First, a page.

The Story Behind the Picture, a Conversation with a Player Who Was There

Seventy-five years ago, two of the world’s greatest hitters met in person for the first time at Fenway Park when the U.S. Navy granted Ted Williams leave to play on an armed forces team managed by Babe Ruth. The Fenway Park exhibition, where Ruth’s “All-Stars” faced Casey Stengel’s Boston Braves, was arranged to purchase eye glasses, leg braces and artificial limbs for war victims along with milk and food benefiting underprivileged kids.

“Hi Kid!” Sporting News clipping with Ted and Babe at the July 12, 1943, charity exhibition at Fenway.

Other military stars on Babe’s team included former Boston Red Sox “Dom” DiMaggio, a naval trainee, as well as 95-year-old George Yankowski, a former catcher with the Philadelphia Athletics who became an Army sniper and helped win the Battle of the Bulge.

Yankowski stood behind the photographer when the iconic homecoming photograph was taken in front of the Red Sox dugout. He said it was a “hot … hot humid day” with reporters and photographers hovering around Williams and Ruth like “ants on honey.” Yankowski recalled that Ruth was “drinking cold beer out of white pitcher.” That day Yankowski wore his woolen Fort Devens jersey and Williams returned to Fenway in his 1942 Red Sox traveling uniform, baggy from months of intense physical training as a Navy cadet. According to recent discoveries, the Bambino is dressed in a pin-striped Yankees uniform made by Western Costume Company for his role in “The Pride of the Yankees,” which is currently displayed at the National Baseball Hall of Fame and Museum exhibit, Babe Ruth: His Life and Legend.

As Williams beams with an exultant smile, another behind-the-scenes story unfolds—most revealing of his humble character.

In mid-1943, war raged in the Pacific where Navy fighters gained the advantage over the Japanese in the skies. That summer, the 24-year-old slugger was spending three months on a North Carolina Pre-Flight Naval Aviation training base, drilling alongside his good friend and Red Sox shortstop, Johnny Pesky. In a Southern heat wave, cadets slogged through the most difficult ground training program in the world for pilots—tackling feats the best athletes would struggle to complete today.

Like Pesky, Williams’s second job at Pre-Flight School was to play baseball on command and though he was exhausted, and bug-bitten from hikes, and stressed from long hours of studying, he never disappointed the crowds—especially the kids.

During the war most fans assumed that players like Williams yearned for the limelight. While the military was careful to limit appearances of celebrity athletes, the Red Sox slugger insisted on being treated like every other cadet in a dog tag, shunning perks and special attention. When the All-Star invitation to Boston arrived, Williams initially expressed a desire to remain on base to focus on his work, proving that his passion for flying equaled his aspiration to become the greatest hitter who ever lived.

When Williams came home to Fenway the media blitz was tremendous. In sweltering humidity, he swaggered up to the plate before a youthful crowd of 18,000 fans and knocked the hide off the ball. That day Williams smacked three home runs in a pregame contest against Ruth, with 20-year-old Yankowski, crouched behind the plate as the catcher. Then the Splendid Splinter belted a tie-breaking homer ten rows deep into the center-field stands in the exhibition game where Babe’s team beat the Braves, 9–8.  When the former Philadelphia Athletic catcher got a single at that game, (which knocked in the winning run) Ruth put his arm around Yankowski, and in a husky voice, he said, “Nice going Kid.” When we spoke by phone this week, Yankowski said, “I’ll never forget his words if I live to be 100, which I very well may.”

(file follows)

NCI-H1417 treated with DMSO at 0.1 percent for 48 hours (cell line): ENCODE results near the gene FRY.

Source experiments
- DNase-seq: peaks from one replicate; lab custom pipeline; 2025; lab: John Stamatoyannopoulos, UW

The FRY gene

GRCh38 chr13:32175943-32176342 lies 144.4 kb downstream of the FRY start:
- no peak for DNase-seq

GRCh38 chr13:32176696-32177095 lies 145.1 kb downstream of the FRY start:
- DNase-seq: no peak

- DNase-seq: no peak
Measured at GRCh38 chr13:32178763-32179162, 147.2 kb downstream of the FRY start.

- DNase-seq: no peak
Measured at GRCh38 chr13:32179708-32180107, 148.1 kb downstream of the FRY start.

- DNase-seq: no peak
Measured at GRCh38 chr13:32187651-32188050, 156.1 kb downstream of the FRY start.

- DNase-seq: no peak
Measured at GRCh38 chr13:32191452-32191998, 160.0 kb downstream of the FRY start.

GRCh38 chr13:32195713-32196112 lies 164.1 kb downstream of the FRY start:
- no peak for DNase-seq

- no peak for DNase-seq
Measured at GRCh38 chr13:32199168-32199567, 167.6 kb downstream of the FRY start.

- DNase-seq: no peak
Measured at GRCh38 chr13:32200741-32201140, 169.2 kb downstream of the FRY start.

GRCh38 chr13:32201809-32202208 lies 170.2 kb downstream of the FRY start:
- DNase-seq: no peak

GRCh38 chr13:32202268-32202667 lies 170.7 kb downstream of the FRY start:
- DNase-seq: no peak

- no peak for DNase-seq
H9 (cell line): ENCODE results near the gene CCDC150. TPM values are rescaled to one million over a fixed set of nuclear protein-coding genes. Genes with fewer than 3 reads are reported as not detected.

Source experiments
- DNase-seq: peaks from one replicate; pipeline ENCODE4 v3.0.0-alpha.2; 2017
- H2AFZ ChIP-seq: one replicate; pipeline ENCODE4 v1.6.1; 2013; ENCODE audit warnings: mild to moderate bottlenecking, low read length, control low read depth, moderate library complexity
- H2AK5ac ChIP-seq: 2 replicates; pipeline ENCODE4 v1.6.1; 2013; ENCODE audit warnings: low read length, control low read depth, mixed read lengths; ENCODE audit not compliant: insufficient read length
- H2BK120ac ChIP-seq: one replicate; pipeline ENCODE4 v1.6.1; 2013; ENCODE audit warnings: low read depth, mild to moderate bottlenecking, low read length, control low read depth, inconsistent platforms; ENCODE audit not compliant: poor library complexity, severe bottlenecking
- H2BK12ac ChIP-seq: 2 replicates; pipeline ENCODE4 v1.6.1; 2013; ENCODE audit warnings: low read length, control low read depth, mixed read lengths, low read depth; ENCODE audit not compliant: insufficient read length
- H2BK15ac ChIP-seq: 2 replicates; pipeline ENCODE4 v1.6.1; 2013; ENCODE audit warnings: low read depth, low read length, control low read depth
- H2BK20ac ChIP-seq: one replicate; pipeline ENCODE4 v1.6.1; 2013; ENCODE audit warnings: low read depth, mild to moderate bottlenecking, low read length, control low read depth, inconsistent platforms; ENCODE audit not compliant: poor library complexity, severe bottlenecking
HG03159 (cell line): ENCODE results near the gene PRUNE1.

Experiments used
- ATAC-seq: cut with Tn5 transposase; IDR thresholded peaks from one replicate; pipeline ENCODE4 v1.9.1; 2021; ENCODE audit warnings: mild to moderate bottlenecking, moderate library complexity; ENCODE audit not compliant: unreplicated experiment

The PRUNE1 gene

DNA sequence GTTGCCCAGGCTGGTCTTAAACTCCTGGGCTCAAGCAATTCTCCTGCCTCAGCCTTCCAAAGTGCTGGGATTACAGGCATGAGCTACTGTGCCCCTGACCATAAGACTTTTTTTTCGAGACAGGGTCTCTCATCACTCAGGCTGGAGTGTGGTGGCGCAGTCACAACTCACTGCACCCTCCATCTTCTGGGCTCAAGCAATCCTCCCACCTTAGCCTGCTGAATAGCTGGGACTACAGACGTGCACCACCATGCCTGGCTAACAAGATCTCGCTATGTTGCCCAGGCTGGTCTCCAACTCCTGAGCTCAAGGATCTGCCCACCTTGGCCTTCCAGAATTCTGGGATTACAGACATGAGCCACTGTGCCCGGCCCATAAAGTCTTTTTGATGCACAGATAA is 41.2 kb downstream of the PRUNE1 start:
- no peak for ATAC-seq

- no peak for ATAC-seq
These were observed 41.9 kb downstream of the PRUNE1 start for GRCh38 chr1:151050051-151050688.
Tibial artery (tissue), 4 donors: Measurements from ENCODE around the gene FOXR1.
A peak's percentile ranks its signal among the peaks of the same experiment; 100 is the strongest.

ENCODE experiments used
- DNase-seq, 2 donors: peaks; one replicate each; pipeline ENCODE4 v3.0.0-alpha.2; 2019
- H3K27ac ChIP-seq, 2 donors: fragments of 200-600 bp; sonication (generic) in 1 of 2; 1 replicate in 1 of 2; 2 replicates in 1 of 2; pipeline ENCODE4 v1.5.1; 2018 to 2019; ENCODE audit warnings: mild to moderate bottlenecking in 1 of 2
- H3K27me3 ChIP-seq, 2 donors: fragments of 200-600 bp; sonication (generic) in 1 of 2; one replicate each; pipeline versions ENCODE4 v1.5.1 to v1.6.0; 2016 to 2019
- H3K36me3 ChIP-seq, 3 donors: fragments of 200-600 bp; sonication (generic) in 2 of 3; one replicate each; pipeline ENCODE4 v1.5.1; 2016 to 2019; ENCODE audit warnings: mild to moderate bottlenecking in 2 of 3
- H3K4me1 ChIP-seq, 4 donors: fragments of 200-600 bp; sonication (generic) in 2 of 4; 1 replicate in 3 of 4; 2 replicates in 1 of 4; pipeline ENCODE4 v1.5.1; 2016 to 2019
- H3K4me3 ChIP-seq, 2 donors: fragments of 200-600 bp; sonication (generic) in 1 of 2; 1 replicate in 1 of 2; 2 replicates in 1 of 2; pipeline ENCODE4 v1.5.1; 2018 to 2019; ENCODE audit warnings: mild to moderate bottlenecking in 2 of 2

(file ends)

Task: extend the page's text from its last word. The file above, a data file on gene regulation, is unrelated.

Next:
In the color Fenway Park image carried over the wires, Sporting News, and military publications around the world Williams is tanned and in the best shape of his life, shaking hands with a declining Ruth, who leans on a bat. With packed stands in the background, and music furnished by the U.S. Coast Guard and Army bands, Williams realized that he would soon return to rigors of training. He did not know if he would live through the war or step foot in another major-league ballpark. But for a moment he was home.

During WWII, ninety percent of baseball’s professional players put their careers on hold to serve Uncle Sam—driving tanks, flying airplanes, and fighting the war in many other useful capacities to win the biggest game of all. Less than 45 major-league WWII vets remain with us today, including Cambridge native, George Yankowski, who resides in Florida, where a Bronze Star, a Combat Infantry Badge and the French Legion of Honor award are framed on his hallway of fame.

Ted Williams, who would celebrate his 100th birthday on August 30, 2018, came to symbolize America’s ultimate major-leaguer and Marine Corps fighter pilot serving in both WWII and Korea. Baseball fans will forever speculate what further heights Williams may have achieved in his baseball career had he not stepped off the diamond to serve his country. But perhaps it was Williams’s voluntary absence from the game, his tireless work ethic, and his ability to step back up to the plate as a humble naval cadet, performing as if he had never left Fenway Park, that truly defined Williams’s legacy of greatness.


Anne R. Keene is the author of The Cloudbuster Nine, The Untold Story of Ted Williams and the Baseball Team That Helped Win WWII. Dozens of major-league baseball players trained and coached at these special Pre-Flight Naval Aviation Training Schools along with George H. W. Bush, Gerald Ford, John Glenn and “Bear” Bryant and other members of the Greatest Generation. Today, less than 45 major-league World War II veterans remain with us, representing a generation of players who paused their baseball careers to serve their country.